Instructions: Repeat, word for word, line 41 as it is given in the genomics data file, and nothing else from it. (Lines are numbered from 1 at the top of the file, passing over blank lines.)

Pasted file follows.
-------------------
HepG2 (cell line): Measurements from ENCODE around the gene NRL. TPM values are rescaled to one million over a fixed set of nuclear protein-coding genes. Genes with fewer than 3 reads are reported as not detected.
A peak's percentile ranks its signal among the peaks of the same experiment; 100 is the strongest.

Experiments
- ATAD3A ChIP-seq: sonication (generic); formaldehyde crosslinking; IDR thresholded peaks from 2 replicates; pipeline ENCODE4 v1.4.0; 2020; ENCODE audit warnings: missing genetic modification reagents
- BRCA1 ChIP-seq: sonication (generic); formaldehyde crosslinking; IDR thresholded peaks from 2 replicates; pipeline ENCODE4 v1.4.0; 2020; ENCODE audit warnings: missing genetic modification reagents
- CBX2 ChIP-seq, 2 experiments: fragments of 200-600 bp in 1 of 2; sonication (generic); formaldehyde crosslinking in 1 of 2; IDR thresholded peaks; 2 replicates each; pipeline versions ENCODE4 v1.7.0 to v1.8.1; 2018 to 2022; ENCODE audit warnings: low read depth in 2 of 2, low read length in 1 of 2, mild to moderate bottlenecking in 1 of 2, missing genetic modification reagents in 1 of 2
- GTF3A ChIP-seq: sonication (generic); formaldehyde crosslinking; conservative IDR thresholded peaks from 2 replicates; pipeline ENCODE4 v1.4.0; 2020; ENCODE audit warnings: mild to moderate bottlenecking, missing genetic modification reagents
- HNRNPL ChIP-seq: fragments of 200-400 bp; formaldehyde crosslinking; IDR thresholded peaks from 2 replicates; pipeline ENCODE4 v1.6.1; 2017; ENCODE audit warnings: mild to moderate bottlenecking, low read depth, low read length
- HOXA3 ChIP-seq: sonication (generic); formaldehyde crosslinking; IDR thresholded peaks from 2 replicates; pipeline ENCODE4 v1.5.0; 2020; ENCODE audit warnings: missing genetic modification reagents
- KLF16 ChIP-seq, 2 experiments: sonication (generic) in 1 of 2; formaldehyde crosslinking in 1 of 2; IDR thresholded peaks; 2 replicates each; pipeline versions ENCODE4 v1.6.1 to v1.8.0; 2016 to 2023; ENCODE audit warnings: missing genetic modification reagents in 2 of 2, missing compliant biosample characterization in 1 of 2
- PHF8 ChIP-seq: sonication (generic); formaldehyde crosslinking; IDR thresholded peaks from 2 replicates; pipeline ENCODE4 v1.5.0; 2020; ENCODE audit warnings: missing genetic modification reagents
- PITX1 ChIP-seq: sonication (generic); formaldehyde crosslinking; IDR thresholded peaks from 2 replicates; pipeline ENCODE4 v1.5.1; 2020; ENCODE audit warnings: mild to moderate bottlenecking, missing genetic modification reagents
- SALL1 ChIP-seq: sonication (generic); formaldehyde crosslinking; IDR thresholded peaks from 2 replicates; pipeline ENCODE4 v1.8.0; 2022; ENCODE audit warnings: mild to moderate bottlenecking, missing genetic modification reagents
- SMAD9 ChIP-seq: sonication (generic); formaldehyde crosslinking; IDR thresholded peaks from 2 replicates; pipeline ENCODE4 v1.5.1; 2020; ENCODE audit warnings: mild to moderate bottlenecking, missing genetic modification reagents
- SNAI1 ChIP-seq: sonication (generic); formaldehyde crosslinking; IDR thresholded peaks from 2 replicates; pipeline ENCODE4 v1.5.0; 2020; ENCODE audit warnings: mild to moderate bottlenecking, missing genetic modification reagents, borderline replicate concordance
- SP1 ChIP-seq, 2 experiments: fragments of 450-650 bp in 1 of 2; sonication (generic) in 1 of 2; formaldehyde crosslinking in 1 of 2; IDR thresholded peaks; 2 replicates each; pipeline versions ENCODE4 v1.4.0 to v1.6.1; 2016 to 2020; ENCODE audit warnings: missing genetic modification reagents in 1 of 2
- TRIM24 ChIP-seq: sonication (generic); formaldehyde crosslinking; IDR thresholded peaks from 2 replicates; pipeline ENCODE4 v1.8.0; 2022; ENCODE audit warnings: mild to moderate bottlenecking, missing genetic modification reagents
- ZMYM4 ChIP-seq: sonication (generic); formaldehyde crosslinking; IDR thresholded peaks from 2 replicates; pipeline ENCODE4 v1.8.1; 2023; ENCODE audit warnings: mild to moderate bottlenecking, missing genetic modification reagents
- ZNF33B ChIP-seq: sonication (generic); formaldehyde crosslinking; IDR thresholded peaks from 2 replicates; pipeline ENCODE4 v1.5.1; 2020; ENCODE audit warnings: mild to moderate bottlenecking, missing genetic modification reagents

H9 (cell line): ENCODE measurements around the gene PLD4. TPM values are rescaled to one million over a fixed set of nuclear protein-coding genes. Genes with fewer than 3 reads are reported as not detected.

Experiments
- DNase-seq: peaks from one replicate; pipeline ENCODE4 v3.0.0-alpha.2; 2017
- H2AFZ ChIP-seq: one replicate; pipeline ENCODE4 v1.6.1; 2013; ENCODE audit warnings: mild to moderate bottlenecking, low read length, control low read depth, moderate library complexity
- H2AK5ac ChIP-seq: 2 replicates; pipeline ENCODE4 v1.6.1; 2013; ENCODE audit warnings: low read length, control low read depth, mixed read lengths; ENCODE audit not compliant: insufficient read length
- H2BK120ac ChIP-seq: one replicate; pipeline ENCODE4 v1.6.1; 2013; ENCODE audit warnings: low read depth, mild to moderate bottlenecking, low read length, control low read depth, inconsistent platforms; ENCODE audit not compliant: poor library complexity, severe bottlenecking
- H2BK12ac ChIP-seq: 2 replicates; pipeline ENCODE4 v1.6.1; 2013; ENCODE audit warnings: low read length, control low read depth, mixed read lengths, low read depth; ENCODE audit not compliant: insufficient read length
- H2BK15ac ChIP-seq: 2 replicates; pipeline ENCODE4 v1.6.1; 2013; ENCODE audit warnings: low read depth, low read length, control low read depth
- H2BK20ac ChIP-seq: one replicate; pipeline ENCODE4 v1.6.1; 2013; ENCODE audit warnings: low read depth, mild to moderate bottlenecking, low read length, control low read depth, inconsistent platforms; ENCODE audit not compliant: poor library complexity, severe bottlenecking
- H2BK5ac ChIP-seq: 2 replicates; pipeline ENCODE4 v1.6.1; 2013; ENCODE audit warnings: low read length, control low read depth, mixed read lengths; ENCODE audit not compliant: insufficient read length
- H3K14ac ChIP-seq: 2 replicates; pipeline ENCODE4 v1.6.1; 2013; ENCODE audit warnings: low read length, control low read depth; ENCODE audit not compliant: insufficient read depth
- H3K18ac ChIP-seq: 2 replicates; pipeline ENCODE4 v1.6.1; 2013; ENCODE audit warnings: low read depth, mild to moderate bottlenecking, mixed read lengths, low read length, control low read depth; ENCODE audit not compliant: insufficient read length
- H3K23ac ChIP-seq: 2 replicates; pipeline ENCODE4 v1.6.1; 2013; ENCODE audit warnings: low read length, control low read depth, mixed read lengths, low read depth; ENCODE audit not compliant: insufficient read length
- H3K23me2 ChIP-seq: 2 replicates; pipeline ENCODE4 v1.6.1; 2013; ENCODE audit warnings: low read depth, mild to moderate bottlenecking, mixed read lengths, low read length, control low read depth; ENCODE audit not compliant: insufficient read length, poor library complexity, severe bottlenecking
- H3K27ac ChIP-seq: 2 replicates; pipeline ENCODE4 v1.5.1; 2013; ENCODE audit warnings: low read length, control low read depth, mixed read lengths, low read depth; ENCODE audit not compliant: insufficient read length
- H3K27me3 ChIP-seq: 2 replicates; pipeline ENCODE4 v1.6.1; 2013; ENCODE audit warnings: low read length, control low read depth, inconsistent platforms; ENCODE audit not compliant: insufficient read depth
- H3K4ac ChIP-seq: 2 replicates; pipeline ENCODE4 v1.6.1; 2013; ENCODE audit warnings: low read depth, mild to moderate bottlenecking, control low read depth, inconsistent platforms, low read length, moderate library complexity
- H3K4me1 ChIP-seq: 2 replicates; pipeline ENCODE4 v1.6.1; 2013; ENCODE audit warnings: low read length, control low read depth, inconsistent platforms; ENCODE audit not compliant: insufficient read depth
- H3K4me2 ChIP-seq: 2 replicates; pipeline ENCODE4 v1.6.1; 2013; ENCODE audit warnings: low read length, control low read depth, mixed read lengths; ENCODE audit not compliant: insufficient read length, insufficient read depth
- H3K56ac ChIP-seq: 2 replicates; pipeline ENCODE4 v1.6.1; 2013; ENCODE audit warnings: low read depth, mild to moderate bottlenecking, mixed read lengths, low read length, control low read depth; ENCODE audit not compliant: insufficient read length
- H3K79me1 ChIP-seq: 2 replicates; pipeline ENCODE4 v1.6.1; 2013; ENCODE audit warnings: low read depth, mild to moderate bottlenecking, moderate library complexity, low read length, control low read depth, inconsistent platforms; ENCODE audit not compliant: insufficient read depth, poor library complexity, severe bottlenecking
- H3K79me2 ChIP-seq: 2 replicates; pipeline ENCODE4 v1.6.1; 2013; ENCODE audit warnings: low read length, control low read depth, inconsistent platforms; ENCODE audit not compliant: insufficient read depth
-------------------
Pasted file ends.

- H3K79me2 ChIP-seq: 2 replicates; pipeline ENCODE4 v1.6.1; 2013; ENCODE audit warnings: low read length, control low read depth, inconsistent platforms; ENCODE audit not compliant: insufficient read depth